IThinkNot: A troop is composed of soldiers; a troupe is composed of actors, dancers, circus performers, or what have you. You call a resilient person a trouper because their behaviour is based on “the show must go on”, more or less.

I hate to sound like a word Nazi, but I’m sure this is wrong. Troupe is singular as in: “I got kicked out of the comedy troupe”. Plural is troupes “How many of the troupes in this town can we get to perform that night for free, or at most a basket of fries and one beer? All of them? Great! Book 'em in.”

Gotcha, Poly. I thought that by this…

…you were saying that “troop” is acceptable for a single soldier in Army jargon.

Hmm…have you read any of the “Jurisdiction” series by Susan R. Matthews? She has her soldiers refer to themselves as “This troop…” She’s a former Army officer.

Also, according to my dictionary, “troop” is indeed the armor equivalent of an infantry company.

[sub]This is certainly my day for linguistics discussions. I’ve also been in one in the Pit and the Cafe.[/sub]

There is no set term for every unit size. For example, company-sized tank units in Britain are squadrons, made up of troops (platoon-sized units). In the US, I believe it’s companies made up of platoons (armour) and squadrons made up of troops (armoured cavalry). I could be wrong on the US terms, mind.

Nice pickup. May I refer you to my comment above:

Okay, I’m confused. I’m really, truly not trying to fight with you Poly. I am not sure what you are trying to say.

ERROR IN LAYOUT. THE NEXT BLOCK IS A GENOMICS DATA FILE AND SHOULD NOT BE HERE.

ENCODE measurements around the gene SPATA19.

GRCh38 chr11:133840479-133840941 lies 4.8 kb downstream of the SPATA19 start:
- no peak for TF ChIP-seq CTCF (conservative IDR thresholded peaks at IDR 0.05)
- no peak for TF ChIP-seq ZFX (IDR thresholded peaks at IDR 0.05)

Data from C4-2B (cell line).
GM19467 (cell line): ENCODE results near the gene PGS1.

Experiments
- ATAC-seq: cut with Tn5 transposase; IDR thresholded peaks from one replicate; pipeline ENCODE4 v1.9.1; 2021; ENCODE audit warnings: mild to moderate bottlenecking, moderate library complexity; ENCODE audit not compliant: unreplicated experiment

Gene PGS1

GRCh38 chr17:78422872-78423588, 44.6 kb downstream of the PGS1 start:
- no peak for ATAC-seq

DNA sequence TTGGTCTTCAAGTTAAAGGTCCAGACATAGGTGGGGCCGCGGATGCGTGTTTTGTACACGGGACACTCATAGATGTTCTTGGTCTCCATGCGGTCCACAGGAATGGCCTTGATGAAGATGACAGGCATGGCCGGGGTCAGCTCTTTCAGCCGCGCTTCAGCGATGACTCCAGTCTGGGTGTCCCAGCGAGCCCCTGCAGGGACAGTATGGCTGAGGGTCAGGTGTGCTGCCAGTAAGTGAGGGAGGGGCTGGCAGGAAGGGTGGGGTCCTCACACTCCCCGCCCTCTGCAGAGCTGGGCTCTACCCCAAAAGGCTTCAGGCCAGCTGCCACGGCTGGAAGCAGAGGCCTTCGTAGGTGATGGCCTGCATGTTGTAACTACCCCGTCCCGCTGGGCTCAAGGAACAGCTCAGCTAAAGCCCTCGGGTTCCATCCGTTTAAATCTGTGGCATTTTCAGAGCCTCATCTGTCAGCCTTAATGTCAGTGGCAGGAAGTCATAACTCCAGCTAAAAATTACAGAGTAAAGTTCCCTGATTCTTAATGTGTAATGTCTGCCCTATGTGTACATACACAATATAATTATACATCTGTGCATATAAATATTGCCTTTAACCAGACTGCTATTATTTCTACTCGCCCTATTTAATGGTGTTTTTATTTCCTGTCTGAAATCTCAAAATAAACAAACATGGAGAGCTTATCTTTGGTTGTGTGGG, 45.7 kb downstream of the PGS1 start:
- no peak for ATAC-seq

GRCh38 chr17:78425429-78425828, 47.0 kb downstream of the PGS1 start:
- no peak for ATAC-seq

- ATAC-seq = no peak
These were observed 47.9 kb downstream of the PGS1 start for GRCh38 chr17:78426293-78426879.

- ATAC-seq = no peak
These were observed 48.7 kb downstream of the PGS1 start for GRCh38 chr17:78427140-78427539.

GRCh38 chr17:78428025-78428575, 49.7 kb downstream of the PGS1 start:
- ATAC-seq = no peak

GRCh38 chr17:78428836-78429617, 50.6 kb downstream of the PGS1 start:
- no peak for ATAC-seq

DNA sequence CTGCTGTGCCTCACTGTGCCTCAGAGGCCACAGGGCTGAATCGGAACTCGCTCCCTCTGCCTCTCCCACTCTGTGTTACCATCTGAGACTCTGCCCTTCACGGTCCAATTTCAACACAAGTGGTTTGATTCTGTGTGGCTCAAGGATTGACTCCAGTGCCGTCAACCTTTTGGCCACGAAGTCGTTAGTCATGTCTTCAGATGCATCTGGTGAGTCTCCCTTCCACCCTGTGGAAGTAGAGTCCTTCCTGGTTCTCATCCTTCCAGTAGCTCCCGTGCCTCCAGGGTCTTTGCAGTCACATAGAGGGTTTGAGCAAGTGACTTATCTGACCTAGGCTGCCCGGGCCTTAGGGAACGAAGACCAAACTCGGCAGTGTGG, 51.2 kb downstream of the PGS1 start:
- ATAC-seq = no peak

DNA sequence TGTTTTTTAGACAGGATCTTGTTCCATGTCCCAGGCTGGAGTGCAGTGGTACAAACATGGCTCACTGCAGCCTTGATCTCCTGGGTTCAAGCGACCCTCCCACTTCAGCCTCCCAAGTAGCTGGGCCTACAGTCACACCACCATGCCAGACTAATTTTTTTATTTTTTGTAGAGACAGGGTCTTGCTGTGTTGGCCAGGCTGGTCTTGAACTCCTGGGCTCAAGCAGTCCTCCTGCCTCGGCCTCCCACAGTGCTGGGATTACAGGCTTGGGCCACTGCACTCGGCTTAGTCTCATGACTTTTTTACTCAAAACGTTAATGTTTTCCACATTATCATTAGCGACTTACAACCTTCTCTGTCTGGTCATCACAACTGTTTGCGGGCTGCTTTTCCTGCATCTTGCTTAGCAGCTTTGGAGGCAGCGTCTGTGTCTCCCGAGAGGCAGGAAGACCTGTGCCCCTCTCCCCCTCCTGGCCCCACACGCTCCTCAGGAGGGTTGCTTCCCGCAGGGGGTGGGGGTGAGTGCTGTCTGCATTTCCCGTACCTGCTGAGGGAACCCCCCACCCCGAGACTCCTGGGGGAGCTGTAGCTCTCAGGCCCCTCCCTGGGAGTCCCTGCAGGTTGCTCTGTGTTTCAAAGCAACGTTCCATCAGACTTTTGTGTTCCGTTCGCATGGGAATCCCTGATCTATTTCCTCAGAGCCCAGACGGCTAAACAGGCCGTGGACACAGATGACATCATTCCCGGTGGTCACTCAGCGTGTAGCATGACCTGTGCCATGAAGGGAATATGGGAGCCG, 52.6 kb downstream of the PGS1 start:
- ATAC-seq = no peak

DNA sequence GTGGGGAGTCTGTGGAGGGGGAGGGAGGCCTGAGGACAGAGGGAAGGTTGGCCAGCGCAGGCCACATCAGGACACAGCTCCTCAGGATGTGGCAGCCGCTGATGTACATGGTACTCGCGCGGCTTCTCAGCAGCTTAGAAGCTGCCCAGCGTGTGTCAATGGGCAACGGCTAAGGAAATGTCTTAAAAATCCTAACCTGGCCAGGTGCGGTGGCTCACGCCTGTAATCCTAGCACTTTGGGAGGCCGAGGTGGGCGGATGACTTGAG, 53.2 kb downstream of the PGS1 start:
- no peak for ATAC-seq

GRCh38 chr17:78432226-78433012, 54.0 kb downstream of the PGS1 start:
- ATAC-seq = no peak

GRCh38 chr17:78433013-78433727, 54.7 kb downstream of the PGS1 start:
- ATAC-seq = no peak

I saw your comment above, and acknowledged it, but then you seemed to contradict it. I may have misunderstood.

Is it, or is it not acceptable to use “troop” for a single soldier?

I’m not trying to be argumentative here, or score points. I’m just curious.


From the Associated Press Stylebook:
“A troop is a group of people or animals. Troops refers to several such groups, particularly groups of soldiers. Use troupe only for ensembles of actors, dancers, singers, etc.”

That said, troops, referring to soldiers individually, is pretty common in newspapers, radio and TV, i.e., “5,000 troops headed to Gulf region” meaning 5,000 soldiers.

Although soldiers is more accurate, and troop should be left for a group as the AP suggests to avoid the very confusion that we seem to be talking about here.

Ok so… using “troop” to mean an individual soldier is incorrect, but has passed into common usage in the US military? And they did it just to confuse and infuriate me?

Also, “trooper” refers specifically to paratroops, cavalry (both air and armored) soldiers, and sometimes to soldiers that designate themselves that way, such as ad hoc security units that accompany convoys and such.

Troop {=single soldier} is not good general usage but is military jargon, “in” speech of the sort that would have had me, on this board, ensuring (particularly in a thread that Opal started, that the third definition of “troop” in a numbered list of them make some reference to her, or to ensure that everyone here realizes that the other employees of the company you work for are inclined to ork cows. :slight_smile: